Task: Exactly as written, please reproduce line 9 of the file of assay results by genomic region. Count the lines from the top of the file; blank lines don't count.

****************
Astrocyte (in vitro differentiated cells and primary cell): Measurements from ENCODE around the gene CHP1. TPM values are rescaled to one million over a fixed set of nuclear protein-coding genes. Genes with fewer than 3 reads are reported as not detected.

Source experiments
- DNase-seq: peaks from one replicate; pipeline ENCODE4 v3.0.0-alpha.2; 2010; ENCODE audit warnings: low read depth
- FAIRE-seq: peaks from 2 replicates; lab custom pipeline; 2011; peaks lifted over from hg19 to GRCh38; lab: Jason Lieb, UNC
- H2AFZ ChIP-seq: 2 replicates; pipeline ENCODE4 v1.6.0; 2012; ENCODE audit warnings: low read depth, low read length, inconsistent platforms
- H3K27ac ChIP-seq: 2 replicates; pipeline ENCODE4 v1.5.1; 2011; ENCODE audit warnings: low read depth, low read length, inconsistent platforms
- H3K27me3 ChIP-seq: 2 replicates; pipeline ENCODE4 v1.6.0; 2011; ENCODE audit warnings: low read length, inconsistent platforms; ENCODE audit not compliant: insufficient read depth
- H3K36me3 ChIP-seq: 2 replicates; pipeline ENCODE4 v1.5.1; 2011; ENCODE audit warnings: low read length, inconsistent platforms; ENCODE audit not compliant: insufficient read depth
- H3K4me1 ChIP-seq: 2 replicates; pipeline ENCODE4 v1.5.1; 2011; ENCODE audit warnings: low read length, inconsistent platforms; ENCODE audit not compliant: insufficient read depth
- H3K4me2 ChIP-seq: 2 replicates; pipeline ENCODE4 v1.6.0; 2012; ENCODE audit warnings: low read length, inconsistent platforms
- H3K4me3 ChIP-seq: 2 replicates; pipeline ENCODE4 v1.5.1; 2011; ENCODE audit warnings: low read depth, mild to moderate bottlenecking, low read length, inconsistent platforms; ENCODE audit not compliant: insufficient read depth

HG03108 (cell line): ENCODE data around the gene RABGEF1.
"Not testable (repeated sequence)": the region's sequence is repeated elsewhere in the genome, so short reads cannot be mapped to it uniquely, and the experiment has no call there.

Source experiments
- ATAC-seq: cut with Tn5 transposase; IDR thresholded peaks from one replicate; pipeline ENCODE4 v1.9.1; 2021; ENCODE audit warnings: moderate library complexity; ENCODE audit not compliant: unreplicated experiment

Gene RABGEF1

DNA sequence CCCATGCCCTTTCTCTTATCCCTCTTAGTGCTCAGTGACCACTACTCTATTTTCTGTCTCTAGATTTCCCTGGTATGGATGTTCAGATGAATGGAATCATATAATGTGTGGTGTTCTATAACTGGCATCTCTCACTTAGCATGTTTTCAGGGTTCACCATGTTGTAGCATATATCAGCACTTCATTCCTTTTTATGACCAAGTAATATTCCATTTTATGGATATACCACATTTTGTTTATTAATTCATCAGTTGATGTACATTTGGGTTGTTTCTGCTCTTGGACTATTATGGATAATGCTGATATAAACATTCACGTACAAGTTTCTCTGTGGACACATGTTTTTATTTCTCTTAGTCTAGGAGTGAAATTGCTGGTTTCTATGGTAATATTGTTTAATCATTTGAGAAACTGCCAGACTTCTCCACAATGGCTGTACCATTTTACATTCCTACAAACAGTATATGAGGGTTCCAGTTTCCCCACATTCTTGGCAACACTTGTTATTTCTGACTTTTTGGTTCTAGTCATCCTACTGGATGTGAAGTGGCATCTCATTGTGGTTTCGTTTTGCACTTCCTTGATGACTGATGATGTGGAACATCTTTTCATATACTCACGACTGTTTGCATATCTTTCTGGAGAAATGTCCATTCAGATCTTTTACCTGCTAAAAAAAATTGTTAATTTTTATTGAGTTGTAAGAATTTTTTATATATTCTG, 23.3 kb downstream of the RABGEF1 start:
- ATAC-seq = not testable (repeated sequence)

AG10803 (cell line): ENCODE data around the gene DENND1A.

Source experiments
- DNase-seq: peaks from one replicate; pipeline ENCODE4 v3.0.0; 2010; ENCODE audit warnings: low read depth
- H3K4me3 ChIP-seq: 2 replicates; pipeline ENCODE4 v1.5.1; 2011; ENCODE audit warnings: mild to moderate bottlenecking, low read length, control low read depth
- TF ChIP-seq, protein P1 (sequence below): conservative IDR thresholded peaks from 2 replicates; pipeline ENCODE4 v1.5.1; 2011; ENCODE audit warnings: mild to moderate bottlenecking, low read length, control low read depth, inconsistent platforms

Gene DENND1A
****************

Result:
- H3K4me1 ChIP-seq: 2 replicates; pipeline ENCODE4 v1.5.1; 2011; ENCODE audit warnings: low read length, inconsistent platforms; ENCODE audit not compliant: insufficient read depth